College men are also less likely to engage in help-seeking behaviors than their women peers. They’re not going to counseling. They’re not going to health services or talking to a doctor about medical issues.
Do these things hurt them academically?
The higher the sense of belonging you have in a campus community, the more you’re going to have positive outcomes in terms of retention, your GPA, your academic success. We just know that a lot of men are not finding that connection except in small pockets and small groups.
Did you see that when you worked in student life?
I had a lot of women who were involved in student leadership roles as orientation leaders and as leaders of clubs and organizations. Often, men would not find that to be their space. They would maybe get involved in student government. But if we had a program, predominantly women would show up. We would have a few men, but not many.
And so that was always a conversation: How do we get more men involved? Well, we need to go to them. Men are in their rooms, they’re playing video games, they’re playing online poker. When I was at UC San Diego as an assistant dean, one of our biggest events every year was a video game contest held over MLK weekend. Hundreds of people, but predominantly men, played video games for three days nonstop, tournament-style. It was one of our most successful programs.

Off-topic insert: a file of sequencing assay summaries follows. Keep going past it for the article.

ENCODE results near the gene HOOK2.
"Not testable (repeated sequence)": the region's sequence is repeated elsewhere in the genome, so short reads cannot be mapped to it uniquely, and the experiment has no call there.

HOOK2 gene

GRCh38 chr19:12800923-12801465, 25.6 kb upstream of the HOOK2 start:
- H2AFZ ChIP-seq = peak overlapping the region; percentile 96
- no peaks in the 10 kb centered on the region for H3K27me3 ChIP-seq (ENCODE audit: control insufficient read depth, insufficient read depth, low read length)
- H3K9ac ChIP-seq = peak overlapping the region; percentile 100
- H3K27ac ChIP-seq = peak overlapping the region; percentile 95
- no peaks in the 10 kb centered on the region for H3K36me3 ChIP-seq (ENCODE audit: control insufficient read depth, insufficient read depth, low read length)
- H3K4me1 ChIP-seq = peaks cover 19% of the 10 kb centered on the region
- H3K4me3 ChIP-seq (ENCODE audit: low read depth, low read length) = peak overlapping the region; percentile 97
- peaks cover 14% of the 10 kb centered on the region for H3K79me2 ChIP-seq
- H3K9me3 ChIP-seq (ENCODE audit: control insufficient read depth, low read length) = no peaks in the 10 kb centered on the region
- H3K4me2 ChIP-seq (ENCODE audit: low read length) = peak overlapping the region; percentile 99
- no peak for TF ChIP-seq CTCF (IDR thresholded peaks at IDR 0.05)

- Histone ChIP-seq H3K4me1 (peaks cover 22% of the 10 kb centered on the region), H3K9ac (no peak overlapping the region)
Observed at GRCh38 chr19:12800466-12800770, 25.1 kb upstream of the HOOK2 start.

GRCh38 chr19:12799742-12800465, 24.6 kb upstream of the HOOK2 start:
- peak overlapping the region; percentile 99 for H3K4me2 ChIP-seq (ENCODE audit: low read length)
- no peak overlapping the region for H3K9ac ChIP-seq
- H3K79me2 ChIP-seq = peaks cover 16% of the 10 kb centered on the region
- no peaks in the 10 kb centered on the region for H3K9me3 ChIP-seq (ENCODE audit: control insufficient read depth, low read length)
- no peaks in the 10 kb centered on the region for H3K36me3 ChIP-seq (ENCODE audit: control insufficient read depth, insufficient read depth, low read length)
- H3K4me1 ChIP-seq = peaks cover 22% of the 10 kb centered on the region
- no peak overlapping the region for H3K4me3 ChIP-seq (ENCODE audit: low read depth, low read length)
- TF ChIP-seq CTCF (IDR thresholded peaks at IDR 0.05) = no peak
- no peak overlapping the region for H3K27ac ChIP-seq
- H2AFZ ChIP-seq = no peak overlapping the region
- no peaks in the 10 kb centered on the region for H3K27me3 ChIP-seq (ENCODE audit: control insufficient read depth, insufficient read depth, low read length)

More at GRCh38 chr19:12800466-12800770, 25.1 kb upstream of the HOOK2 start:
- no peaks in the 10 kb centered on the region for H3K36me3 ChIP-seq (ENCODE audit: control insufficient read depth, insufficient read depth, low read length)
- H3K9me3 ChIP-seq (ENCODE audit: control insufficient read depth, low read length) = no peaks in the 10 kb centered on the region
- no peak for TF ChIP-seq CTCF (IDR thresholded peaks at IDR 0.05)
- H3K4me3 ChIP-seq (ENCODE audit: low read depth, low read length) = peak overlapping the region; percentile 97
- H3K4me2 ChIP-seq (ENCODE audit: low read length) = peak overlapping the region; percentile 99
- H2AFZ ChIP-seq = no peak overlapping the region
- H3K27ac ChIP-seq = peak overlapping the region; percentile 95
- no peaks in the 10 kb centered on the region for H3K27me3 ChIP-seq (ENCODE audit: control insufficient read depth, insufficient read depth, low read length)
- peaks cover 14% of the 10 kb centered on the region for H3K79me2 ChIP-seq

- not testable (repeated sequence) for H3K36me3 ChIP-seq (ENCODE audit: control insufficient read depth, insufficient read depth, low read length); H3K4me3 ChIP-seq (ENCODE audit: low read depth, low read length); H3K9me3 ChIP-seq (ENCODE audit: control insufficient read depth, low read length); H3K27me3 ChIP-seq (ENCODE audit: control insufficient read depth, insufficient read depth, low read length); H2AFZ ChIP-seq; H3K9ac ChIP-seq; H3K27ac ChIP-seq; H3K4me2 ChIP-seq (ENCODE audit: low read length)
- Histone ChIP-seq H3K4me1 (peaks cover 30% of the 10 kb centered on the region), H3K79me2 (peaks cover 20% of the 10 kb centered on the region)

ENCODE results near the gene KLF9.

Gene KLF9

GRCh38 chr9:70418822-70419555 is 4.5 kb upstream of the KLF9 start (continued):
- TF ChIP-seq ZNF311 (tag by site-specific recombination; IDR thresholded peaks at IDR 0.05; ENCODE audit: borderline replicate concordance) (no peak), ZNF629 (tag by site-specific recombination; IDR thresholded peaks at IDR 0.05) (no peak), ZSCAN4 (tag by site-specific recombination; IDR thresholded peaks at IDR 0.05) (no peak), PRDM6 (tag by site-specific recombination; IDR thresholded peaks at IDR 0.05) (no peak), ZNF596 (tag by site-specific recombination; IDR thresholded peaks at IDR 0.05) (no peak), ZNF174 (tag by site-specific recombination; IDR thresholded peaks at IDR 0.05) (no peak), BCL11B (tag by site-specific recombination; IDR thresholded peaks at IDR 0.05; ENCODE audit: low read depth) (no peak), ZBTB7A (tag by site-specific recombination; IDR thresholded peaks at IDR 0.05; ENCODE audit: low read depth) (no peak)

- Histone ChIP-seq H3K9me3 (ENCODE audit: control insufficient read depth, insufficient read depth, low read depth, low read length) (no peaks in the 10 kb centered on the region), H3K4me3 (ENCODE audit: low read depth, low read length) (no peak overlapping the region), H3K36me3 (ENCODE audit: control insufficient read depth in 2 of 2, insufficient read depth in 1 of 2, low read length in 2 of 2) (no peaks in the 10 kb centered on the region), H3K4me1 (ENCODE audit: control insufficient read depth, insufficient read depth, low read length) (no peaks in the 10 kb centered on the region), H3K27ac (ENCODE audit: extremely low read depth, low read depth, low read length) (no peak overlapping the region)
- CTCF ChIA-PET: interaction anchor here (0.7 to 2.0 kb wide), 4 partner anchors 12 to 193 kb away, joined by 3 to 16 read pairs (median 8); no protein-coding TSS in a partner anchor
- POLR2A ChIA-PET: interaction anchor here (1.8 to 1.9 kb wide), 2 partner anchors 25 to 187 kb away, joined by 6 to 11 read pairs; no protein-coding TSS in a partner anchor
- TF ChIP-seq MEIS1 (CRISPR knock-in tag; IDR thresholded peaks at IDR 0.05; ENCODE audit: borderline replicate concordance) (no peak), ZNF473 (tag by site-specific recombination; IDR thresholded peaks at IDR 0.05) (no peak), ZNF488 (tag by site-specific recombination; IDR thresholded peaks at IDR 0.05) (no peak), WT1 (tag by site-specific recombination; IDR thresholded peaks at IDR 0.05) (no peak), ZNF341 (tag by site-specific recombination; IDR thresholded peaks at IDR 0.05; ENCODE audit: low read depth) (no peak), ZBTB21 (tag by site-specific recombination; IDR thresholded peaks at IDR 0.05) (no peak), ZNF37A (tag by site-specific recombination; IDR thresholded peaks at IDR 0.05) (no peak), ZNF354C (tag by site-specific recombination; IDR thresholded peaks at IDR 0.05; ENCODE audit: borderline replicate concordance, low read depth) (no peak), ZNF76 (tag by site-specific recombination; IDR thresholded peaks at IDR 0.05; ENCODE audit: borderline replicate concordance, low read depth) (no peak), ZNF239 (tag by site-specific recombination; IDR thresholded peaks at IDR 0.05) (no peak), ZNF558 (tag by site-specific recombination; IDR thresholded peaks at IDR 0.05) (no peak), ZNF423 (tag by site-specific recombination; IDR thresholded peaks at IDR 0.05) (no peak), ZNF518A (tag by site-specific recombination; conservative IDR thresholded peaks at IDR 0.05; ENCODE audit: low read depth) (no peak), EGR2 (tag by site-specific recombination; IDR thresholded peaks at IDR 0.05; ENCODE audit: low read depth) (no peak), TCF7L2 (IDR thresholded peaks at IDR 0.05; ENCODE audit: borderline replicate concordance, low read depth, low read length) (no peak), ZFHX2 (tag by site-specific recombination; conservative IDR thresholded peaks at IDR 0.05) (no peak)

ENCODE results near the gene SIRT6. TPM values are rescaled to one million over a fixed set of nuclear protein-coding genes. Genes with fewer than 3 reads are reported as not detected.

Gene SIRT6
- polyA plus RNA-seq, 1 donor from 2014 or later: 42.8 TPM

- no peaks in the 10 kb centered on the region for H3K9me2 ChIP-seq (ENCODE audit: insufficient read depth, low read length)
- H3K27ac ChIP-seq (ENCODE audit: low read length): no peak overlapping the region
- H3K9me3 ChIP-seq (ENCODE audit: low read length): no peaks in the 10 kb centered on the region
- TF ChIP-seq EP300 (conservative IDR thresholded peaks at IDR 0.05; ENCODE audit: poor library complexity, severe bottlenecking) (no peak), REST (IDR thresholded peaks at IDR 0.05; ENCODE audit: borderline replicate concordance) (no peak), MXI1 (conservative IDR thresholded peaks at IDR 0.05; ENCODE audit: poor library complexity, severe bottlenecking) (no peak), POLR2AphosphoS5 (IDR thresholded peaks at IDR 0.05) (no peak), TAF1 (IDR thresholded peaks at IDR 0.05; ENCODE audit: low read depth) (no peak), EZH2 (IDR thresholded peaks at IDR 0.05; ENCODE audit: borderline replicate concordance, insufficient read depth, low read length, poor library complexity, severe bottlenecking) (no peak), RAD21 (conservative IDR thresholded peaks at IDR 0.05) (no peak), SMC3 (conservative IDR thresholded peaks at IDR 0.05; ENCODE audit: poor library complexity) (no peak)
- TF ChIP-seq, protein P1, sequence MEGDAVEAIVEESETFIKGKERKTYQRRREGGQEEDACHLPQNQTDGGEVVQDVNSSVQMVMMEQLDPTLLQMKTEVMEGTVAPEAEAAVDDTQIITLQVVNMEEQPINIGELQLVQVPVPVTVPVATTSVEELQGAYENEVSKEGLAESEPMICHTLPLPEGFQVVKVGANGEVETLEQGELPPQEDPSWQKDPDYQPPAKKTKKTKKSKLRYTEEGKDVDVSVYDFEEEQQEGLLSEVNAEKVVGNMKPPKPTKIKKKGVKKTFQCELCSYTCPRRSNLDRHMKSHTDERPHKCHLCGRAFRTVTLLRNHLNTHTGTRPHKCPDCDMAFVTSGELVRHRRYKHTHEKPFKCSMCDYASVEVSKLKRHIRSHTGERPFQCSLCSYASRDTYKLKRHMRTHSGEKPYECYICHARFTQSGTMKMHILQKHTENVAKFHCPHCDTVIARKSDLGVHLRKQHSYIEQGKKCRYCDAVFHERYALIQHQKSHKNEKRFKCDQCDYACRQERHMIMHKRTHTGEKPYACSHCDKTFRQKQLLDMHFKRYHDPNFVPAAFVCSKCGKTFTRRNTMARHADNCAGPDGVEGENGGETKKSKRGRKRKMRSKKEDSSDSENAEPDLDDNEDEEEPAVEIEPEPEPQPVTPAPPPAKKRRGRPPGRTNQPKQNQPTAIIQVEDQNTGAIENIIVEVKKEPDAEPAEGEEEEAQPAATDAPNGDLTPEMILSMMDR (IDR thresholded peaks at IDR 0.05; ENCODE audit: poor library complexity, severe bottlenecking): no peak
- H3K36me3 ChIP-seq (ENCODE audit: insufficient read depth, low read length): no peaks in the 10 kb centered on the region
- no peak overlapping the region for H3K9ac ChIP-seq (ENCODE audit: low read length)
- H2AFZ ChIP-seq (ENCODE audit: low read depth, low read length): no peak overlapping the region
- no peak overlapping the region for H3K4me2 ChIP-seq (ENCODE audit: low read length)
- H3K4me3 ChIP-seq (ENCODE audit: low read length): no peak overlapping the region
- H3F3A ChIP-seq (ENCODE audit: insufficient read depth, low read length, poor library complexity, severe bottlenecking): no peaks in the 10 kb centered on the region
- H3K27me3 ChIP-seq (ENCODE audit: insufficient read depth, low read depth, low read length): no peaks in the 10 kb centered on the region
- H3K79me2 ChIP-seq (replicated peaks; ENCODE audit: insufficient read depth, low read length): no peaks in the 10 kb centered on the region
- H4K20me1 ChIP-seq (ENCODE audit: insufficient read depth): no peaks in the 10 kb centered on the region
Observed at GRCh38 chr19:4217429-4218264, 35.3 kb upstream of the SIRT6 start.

You’ve been critical of some programming for men.
We need to have dialogue around masculinity and what it means to be a man, both among students and among professionals working with them at colleges.
Sometimes in student life offices, they just decide: We’re going to do camping and hiking and these really manly things. Ultimately, that’s programming for a type of man in mind, but it’s not programming for men’s development. It’s not getting us closer to talking about issues with masculinity and being deeply introspective about them. It’s not helping men see how ideas of masculinity play out – in how we connect with other men, how we connect with women, what it means to be a father and so forth.